Wednesday, March 30, 2005

Protests Outside Schiavo Hospice Chaotic

Yahoo! News
Protests Outside Schiavo Hospice Chaotic

Sat Mar 26, 7:57 AM ET

By JILL BARTON, Associated Press Writer

PINELLAS PARK, Fla. - Jennifer Johnson, barefoot and in her pajamas, ran to her grandfather's bedside once a hospice worker said his death was moments away. She got there — one minute too late. Johnson said the chaos outside the hospice where Terri Schiavo is dying kept her from saying goodbye.

When Johnson arrived, a police officer demanded identification; she had none. And after a hospice employee cleared her, another officer halted her for a search with a metal detector.

The delays lasted three to four minutes — the last of her grandfather's life.

"It's a terrible, extra obstacle to put in front of a family. ... Everything is about Schiavo," Johnson said. "It's all about her and in my family's case, it cost us dearly."

Woodside Hospice has 70 patients besides Schiavo, whose parents are desperately trying to have her feeding tube reconnected. Dozens of protesters have arrived from across the nation since the tube was removed March 18, and at least 15 have been arrested, prompting a police barricade around the facility and unprecedented security.

Family members visiting patients must pass through a police checkpoint to park, then show identification outside the door before another security screening inside. They also must walk by scores of signs decrying Schiavo's "crucifixion," "torture," and "starvation," plus navigate around hordes of media who have been camped outside.

"To have to maneuver through all of this and have a hostile environment outside when all they want is peace and quiet and to enjoy those few days they have left with a loved one is a horror," said Dr. Morton Getz, executive director of Douglas Gardens Hospice in Miami.

Getz said many people with a family member in a hospice have to make the same excruciating decision that courts have made for Schiavo.

"It's causing a lot of grief and questions in their own mind on whether they did the right thing," he said. "It's unconscionable to have a family member to be near the end stages of life and to get there, you have to walk through signs that say, 'Murderer.'"

Most protesters direct their signs and their chants against the courts and Michael Schiavo, Terri's husband, who insists she would not want to be kept alive artificially.

But walking through a hostile environment can only add stress to what's already an emotionally draining situation.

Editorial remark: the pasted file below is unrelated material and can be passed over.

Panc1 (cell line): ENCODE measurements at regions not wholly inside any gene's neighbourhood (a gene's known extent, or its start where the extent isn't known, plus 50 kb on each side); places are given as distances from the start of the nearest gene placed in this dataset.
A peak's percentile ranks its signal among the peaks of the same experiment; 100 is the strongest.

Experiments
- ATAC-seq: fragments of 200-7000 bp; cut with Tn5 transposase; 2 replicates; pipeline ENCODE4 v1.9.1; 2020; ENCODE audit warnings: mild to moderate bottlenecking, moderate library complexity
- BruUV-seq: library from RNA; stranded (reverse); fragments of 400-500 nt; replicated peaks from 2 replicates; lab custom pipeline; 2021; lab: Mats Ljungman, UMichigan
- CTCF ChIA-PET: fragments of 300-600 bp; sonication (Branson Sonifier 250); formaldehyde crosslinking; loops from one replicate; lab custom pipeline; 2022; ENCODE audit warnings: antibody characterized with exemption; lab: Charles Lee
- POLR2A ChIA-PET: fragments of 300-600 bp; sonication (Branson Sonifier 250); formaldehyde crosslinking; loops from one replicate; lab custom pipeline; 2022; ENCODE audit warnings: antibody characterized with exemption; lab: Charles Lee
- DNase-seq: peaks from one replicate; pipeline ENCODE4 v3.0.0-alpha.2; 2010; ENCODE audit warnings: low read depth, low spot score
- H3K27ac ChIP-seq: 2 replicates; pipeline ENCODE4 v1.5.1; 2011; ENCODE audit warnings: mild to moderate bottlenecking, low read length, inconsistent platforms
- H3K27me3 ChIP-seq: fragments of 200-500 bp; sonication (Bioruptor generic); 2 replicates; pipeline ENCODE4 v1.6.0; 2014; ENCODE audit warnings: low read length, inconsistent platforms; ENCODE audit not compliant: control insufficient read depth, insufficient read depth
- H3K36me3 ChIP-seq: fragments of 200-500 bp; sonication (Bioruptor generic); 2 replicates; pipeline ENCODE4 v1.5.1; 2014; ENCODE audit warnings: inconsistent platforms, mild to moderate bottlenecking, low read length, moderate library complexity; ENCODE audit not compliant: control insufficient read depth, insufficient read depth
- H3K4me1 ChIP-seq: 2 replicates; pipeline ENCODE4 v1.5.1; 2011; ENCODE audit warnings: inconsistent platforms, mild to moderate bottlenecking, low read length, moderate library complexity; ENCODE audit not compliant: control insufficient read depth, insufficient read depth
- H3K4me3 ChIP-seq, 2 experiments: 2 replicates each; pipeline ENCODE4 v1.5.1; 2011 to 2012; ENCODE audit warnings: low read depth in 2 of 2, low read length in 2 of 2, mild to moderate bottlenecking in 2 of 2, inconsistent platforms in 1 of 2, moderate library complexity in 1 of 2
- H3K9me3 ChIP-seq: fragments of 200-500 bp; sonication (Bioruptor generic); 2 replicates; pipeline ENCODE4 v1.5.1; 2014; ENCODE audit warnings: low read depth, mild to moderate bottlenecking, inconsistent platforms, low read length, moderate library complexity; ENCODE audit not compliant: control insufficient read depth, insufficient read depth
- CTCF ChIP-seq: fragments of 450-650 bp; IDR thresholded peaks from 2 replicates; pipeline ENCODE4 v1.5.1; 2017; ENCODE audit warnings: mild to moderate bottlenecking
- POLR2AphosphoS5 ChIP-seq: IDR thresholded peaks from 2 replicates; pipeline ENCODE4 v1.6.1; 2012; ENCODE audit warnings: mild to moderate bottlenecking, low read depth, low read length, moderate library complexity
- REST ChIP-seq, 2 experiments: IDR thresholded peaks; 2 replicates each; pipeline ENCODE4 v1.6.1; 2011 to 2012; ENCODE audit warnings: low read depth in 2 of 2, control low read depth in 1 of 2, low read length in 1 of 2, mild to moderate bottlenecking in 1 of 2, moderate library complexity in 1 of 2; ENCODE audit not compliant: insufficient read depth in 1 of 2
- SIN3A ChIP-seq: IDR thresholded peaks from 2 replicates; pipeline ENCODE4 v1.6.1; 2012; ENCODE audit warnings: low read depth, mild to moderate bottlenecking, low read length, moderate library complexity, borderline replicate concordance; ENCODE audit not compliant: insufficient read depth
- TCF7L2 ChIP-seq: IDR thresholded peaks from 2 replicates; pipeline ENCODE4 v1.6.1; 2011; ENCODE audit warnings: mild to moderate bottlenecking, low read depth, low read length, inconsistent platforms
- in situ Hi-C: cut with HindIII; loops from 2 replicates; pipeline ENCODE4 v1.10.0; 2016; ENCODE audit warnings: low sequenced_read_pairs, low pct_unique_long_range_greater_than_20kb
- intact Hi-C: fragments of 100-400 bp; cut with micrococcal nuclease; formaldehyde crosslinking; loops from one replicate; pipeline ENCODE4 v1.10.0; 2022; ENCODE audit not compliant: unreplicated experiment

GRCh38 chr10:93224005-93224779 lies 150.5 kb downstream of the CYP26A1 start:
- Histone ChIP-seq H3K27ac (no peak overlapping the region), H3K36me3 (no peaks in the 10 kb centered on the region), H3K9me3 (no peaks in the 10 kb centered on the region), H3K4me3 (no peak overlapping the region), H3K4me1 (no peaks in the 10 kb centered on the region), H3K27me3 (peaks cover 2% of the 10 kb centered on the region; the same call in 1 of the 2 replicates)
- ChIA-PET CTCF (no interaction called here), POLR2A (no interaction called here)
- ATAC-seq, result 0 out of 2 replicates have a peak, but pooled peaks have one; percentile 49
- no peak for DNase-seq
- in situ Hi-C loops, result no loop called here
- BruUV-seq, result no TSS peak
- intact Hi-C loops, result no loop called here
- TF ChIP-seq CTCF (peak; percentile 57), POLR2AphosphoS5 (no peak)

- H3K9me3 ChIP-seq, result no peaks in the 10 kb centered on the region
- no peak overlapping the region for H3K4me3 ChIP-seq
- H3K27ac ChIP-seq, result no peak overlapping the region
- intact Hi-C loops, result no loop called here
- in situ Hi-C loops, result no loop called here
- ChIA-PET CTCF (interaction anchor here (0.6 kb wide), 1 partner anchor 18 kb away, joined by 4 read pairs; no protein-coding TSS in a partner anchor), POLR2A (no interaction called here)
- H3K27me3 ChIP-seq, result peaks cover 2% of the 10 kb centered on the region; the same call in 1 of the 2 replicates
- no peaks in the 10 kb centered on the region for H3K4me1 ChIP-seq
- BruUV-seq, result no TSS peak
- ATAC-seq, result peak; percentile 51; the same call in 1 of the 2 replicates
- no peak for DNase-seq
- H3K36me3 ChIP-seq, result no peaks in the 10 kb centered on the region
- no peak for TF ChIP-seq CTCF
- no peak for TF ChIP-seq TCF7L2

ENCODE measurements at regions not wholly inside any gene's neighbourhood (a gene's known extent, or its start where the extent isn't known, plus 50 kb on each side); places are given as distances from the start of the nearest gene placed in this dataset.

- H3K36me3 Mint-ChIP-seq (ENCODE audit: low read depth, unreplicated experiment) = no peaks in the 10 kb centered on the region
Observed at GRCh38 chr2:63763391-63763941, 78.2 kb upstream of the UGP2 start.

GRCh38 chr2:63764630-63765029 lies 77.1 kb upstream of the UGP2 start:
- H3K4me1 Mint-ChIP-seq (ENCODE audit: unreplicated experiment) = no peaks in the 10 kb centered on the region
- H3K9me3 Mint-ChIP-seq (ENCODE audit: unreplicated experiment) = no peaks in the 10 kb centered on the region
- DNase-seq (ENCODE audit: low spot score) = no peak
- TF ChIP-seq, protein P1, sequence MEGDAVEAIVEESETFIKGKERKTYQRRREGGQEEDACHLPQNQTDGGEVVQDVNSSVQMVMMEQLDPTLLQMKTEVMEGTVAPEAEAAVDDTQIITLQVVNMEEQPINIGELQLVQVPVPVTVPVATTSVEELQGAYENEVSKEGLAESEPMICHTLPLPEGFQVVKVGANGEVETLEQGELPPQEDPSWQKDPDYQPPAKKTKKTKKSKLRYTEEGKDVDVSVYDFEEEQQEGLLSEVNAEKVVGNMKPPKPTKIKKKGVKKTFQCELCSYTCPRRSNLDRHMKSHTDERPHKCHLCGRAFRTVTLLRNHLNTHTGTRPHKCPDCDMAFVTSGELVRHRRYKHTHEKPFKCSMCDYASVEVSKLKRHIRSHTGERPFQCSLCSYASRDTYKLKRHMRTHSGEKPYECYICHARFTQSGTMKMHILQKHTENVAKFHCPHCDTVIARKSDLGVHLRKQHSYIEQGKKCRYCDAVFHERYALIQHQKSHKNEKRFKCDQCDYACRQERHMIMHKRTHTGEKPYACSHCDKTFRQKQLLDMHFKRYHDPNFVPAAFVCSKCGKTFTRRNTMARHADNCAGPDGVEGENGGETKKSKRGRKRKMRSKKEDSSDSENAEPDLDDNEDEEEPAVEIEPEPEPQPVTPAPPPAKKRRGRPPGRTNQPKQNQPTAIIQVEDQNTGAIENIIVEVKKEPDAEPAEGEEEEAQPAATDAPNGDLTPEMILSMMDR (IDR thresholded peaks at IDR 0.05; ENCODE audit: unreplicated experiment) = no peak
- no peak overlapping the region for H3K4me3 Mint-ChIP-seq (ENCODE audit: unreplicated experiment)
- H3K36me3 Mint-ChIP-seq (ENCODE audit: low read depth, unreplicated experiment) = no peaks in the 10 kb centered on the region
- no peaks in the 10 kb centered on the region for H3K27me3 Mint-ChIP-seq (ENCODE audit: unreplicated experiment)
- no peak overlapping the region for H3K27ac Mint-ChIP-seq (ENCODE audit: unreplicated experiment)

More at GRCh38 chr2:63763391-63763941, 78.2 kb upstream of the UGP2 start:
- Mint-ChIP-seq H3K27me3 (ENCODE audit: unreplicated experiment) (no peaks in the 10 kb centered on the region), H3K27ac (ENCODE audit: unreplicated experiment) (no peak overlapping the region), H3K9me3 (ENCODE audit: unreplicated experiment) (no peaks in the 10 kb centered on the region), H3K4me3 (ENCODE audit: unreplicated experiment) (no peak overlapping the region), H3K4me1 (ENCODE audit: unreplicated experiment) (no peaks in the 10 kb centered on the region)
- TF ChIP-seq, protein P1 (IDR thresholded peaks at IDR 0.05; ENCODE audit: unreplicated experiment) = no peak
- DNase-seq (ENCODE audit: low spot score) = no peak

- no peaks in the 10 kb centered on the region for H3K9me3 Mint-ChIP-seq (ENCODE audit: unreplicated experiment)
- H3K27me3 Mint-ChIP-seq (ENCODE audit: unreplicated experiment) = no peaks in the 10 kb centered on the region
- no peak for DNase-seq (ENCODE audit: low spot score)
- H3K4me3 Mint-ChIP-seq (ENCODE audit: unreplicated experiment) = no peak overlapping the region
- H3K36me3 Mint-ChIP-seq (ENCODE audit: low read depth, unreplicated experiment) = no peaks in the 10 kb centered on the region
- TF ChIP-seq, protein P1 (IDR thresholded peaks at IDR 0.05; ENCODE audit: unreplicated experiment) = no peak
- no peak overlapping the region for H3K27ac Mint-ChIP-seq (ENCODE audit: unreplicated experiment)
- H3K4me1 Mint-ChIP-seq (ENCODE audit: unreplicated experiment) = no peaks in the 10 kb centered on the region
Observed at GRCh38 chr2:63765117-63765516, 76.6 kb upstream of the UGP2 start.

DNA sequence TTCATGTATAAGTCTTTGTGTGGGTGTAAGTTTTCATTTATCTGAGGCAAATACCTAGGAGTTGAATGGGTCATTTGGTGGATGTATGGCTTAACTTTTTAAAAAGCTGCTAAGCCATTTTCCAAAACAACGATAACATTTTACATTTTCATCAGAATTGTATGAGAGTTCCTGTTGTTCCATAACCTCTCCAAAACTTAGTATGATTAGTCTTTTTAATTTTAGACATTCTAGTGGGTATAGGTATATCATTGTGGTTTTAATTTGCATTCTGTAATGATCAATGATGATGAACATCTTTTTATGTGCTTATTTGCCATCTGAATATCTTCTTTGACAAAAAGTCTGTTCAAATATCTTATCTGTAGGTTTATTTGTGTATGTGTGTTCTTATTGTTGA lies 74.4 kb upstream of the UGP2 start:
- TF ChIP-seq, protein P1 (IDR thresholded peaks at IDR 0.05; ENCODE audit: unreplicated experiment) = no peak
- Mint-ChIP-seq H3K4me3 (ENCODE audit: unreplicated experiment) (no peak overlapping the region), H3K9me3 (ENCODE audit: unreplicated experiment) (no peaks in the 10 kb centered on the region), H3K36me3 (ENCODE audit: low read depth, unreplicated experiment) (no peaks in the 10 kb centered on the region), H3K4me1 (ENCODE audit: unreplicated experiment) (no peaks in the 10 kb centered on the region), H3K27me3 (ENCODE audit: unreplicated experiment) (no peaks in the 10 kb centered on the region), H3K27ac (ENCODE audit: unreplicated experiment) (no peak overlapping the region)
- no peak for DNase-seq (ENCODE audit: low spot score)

"It probably has the same psychological effect on the residents' families as it does on someone who is walking into an abortion clinic and facing signs and aggressive behavior," said Elizabeth Foley, a Florida International University law professor who specializes in bioethics.

Over the past few days, as Schiavo's parents' attempts to have their daughter's feeding tube reinserted repeatedly failed, signs outside the hospice have grown more desperate. Doctors have said Schiavo would probably die within a week or two of the feeding tube being removed.

Messages compare Michael Schiavo to Scott Peterson, convicted of killing his wife and unborn child in California, and John Evander Couey, who allegedly murdered a 9-year-old girl in Homosassa.

One woman in a wheelchair regularly moves up and down sidewalks in front of the hospice yelling in a megaphone, "We're disabled, not disposable!" and "Terri is a person, not a vegetable!"

Relatives of hospice residents say the clamor — intended to rattle Michael Schiavo — rattles their patience.

"It's a real pain in the neck," said Bill Douglass, whose mother-in-law is a resident. He said the only consolation is that she is "oblivious" to the outside scene.

Police and hospice officials say they are trying to minimize the intrusion on hospice residents and their families, and that the security measures are meant to protect the privacy and safety of all residents, not just Schiavo.

But Johnson, 24, said her 73-year-old grandfather, Thomas Bone, was restricted from moving freely around the hospice grounds during his final days. He died just hours after Terri Schiavo's feeding tube was removed and protests intensified.

"They've taken away hospice's greatest quality, that it is peaceful and serene and quiet and calming — and it's not fair," Johnson said.